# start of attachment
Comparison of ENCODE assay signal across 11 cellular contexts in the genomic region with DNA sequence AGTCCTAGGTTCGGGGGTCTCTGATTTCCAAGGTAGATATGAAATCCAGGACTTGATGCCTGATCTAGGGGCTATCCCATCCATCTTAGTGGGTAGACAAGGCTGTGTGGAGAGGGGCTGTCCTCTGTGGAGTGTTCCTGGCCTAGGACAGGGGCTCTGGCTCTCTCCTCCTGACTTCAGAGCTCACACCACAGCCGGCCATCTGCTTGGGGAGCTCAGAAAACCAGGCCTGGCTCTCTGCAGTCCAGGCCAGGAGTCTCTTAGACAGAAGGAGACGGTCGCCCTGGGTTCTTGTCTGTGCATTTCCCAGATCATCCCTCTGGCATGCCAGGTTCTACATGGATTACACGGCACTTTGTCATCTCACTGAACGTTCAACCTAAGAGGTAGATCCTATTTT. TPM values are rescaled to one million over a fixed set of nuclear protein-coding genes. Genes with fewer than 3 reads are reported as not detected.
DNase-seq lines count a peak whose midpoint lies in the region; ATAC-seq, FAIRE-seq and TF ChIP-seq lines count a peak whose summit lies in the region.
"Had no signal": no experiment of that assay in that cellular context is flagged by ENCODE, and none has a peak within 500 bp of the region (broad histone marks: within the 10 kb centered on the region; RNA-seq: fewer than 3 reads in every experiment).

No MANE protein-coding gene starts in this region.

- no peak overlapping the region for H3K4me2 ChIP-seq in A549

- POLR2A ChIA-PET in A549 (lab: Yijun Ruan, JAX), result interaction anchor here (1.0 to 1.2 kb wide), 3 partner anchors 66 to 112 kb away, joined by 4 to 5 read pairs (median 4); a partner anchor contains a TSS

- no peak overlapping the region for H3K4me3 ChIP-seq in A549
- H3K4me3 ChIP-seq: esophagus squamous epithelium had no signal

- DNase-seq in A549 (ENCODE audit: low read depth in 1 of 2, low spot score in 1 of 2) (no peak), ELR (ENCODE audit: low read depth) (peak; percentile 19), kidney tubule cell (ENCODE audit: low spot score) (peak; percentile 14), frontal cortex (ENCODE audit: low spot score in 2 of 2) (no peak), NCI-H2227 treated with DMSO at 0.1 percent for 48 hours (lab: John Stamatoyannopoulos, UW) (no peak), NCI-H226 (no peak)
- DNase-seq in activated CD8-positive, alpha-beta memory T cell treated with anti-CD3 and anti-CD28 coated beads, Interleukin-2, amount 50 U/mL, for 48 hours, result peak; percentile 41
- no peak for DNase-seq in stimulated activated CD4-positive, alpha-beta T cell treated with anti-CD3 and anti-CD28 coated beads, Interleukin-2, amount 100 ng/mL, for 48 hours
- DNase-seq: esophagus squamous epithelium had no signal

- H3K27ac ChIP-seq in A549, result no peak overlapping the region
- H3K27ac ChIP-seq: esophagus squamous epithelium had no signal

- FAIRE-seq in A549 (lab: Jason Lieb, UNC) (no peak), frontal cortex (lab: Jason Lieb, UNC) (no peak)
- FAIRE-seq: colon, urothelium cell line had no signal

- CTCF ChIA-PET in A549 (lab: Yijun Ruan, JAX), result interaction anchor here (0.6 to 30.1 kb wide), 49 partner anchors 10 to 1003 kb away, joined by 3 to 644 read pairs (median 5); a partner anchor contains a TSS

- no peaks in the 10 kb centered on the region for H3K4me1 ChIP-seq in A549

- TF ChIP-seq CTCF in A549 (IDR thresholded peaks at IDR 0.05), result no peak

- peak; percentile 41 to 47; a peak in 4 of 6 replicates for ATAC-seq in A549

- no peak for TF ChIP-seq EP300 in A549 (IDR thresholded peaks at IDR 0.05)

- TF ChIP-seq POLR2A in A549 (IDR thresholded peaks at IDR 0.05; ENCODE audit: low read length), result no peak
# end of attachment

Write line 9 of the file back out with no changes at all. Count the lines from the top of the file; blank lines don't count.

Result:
- DNase-seq in A549 (ENCODE audit: low read depth in 1 of 2, low spot score in 1 of 2) (no peak), ELR (ENCODE audit: low read depth) (peak; percentile 19), kidney tubule cell (ENCODE audit: low spot score) (peak; percentile 14), frontal cortex (ENCODE audit: low spot score in 2 of 2) (no peak), NCI-H2227 treated with DMSO at 0.1 percent for 48 hours (lab: John Stamatoyannopoulos, UW) (no peak), NCI-H226 (no peak)